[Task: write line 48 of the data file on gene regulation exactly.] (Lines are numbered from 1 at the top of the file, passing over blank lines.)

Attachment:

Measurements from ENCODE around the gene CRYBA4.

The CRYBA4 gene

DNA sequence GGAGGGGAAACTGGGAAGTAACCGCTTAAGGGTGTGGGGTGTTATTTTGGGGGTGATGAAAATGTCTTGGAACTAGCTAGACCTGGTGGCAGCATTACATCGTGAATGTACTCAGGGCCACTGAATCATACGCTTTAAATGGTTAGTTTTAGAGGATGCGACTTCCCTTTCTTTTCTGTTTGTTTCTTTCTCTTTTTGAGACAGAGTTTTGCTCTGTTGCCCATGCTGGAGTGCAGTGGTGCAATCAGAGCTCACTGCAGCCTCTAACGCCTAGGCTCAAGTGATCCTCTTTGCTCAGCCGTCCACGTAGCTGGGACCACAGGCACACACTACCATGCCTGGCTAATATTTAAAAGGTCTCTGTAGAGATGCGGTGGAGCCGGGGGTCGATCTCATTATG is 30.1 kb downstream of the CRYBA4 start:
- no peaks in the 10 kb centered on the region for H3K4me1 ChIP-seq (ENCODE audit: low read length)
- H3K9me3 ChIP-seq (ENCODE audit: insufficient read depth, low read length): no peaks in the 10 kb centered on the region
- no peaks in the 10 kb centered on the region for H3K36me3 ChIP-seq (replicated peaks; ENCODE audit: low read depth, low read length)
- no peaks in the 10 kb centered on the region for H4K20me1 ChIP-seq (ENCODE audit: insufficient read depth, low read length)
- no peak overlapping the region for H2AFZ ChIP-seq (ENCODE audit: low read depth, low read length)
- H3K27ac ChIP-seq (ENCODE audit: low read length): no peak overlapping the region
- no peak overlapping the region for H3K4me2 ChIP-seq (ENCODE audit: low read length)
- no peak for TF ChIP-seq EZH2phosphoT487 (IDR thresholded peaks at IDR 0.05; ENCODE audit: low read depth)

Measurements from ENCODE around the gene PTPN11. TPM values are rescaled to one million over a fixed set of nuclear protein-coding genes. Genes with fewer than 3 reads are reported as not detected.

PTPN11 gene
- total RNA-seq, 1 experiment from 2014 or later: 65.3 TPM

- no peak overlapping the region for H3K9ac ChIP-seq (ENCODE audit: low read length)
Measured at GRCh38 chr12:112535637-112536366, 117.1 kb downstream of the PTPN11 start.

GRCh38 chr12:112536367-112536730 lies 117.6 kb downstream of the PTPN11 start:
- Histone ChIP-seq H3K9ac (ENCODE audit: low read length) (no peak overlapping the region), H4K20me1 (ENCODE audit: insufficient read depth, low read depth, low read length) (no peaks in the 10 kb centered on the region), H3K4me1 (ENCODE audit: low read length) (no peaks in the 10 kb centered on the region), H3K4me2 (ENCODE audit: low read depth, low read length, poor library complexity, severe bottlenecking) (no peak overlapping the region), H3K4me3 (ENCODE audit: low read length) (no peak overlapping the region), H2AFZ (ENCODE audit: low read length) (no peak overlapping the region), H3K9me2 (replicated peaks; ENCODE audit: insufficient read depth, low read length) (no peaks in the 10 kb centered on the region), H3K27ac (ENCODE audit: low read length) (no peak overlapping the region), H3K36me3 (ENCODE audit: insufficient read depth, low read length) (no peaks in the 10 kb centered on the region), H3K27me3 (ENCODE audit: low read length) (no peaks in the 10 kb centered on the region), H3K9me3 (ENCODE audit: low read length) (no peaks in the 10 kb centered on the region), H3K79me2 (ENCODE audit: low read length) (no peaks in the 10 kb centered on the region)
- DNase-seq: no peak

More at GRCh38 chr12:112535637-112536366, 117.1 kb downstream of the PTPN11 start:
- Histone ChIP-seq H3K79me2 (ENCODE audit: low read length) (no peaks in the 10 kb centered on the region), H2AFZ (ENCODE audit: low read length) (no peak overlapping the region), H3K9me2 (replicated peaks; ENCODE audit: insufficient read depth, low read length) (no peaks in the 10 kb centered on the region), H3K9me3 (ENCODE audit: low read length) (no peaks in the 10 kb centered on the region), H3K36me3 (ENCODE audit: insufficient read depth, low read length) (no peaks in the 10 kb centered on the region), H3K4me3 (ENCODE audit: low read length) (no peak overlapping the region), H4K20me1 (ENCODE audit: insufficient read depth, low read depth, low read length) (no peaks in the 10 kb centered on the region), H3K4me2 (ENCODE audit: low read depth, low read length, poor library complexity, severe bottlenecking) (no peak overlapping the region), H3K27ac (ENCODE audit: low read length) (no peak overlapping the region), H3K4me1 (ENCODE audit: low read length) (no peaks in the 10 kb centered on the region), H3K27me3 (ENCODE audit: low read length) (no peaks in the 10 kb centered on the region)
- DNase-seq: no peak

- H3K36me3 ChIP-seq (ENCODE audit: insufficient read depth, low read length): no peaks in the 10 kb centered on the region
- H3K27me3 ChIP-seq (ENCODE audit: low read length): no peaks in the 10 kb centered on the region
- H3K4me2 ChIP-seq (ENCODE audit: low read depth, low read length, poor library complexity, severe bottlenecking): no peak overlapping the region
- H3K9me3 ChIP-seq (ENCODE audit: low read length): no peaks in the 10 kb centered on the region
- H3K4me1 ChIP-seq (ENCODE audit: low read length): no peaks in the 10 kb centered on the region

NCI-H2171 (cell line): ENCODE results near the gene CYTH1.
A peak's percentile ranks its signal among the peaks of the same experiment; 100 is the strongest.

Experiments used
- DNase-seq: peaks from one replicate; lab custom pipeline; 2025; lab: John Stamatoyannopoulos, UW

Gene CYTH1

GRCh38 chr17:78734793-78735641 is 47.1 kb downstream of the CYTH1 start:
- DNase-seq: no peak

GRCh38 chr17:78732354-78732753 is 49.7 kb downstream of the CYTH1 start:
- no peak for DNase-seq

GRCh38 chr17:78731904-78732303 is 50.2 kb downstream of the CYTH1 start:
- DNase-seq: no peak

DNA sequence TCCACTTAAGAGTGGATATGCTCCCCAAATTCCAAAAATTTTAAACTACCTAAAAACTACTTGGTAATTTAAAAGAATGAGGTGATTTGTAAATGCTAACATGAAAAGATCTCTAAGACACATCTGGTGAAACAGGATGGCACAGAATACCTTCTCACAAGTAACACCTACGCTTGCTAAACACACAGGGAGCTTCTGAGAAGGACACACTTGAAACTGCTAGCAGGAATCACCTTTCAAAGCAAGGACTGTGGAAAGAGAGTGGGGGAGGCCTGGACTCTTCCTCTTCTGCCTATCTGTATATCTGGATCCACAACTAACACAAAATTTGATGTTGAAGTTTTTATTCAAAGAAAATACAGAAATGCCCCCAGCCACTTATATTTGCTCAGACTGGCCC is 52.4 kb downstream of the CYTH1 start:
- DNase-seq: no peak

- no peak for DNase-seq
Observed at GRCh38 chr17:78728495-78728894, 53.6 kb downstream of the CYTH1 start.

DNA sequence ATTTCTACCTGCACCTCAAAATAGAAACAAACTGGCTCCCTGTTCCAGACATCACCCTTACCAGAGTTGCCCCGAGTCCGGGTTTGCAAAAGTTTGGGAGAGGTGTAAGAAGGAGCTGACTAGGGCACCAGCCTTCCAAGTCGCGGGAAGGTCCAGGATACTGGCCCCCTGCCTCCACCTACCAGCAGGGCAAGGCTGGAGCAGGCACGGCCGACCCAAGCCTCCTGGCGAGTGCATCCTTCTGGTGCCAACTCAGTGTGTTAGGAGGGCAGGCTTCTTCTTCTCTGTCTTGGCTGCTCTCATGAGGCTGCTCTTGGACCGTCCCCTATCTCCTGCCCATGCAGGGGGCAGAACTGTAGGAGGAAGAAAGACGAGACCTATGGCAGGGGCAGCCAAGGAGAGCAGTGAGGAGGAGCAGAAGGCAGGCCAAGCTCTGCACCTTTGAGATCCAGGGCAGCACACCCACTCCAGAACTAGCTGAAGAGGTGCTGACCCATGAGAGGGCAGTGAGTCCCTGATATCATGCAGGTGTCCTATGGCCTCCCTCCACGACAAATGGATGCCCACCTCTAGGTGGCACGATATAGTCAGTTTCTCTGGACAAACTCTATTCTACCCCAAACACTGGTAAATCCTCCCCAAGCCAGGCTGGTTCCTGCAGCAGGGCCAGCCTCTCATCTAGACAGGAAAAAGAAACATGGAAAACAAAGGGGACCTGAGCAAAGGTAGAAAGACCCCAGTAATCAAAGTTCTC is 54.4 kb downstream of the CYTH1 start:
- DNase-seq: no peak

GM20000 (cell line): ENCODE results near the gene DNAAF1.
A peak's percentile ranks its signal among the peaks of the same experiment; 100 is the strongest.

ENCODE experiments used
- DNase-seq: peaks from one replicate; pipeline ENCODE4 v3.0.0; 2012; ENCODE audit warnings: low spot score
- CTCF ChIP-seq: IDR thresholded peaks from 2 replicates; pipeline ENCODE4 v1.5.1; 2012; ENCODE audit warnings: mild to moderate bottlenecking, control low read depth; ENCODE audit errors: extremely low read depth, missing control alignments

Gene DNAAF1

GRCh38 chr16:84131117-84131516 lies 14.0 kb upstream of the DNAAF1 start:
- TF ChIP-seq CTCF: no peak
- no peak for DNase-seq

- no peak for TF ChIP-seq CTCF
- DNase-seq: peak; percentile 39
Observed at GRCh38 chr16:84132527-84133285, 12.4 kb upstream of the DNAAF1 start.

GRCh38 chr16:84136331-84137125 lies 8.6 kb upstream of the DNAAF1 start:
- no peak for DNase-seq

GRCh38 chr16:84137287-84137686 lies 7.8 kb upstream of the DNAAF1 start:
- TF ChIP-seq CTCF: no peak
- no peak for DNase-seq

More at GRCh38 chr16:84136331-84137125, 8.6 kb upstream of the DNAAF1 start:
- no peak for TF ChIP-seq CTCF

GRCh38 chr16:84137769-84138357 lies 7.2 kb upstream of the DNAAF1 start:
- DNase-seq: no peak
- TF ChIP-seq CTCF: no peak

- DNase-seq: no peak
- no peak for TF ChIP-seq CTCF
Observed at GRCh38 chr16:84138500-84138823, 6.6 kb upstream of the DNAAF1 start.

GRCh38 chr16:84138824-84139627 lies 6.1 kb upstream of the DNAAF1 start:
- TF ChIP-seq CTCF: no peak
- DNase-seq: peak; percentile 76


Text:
- DNase-seq: peaks from one replicate; pipeline ENCODE4 v3.0.0; 2012; ENCODE audit warnings: low spot score